Toshiba asks for loan rollover by offering new collateral
Toshiba Corp. on Wednesday offered to provide more collateral, including shares of its prized memory chip unit, to its creditor banks, asking them to roll over their loans until the end of April.
Toshiba held a meeting with the lenders at its headquarters after the beleaguered technology conglomerate missed a second deadline to publicize its third-quarter earnings Tuesday, deepening its financial woes.
The request for rollover loans is the third by Toshiba since it emerged last December that its U.S. nuclear unit Westinghouse Electric Co. is seeing huge losses.
Toshiba plans to provide new collateral, including shares of Toshiba Memory Corp., which will be created through the spinoff of its profitable chip business, and those of other group firms as well as real estate, sources close to the matter said.
It asked the banks to reply within the month. The creditors said earlier they will maintain the current balance of loans outstanding by the end of March.
Toshiba's three main lenders -- Sumitomo Mitsui Banking Corp., Mizuho Bank and Sumitomo Mitsui Trust Bank -- agreed to continue to support the company, the sources said.
Toshiba has borrowed around 280 billion yen ($2.4 billion) in syndicated loans from the three main banks and regional lenders, some of which have raised concerns about Toshiba's business outlook, they said.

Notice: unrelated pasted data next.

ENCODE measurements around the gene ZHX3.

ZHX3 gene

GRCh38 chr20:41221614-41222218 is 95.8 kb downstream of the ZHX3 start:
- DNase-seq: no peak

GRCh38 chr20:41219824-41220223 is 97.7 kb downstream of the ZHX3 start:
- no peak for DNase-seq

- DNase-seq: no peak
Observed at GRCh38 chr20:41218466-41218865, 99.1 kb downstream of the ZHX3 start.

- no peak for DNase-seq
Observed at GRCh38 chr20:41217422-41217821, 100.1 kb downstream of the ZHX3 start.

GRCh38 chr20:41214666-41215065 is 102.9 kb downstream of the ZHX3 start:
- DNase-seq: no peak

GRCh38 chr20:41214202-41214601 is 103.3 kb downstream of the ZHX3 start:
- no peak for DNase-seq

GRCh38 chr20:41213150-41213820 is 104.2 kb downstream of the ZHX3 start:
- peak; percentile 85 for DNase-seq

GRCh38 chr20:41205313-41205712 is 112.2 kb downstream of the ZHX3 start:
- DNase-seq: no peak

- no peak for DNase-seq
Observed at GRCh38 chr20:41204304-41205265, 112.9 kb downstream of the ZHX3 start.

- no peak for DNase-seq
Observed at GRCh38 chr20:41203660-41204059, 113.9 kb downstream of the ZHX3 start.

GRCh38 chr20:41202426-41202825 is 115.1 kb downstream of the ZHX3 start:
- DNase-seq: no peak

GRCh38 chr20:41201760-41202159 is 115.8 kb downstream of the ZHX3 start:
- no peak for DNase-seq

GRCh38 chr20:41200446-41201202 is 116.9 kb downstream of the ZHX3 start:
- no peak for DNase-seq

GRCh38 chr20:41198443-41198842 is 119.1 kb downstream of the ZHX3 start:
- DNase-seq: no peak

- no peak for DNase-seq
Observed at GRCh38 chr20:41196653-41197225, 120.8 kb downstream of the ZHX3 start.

During Wednesday's meeting, Toshiba briefed its creditors on the reason for further delaying the earnings report on the nine-month period through December.
A month after missing the initial deadline, Toshiba said Tuesday it again pushed back the deadline through April 11 due to the need for more time to look into accounting problems at Westinghouse.
It also said that a filing for Chapter 11 bankruptcy protection for Westinghouse is an option, the first time it has admitted to considering such a move, while adding it will sell a majority of the shares in the U.S. unit in fiscal 2017, a move that will remove the subsidiary from the group's books and limit further losses.
Earlier Wednesday, the Tokyo Stock Exchange placed Toshiba shares under special supervision, warning the market that the stock faces the risk of being delisted.
Toshiba submitted a report on its internal controls to the TSE in an attempt to leave the supervision post. The bourse will take several months assessing Toshiba's improvement measures before deciding whether it should remain listed.
Shares of Toshiba had been on the TSE's watch list following its accounting scandal in 2015.
Even if the stock remains listed, it will be demoted to the Second Section of the TSE from its main group if Toshiba falls into negative net worth at the end of the current fiscal through March 31.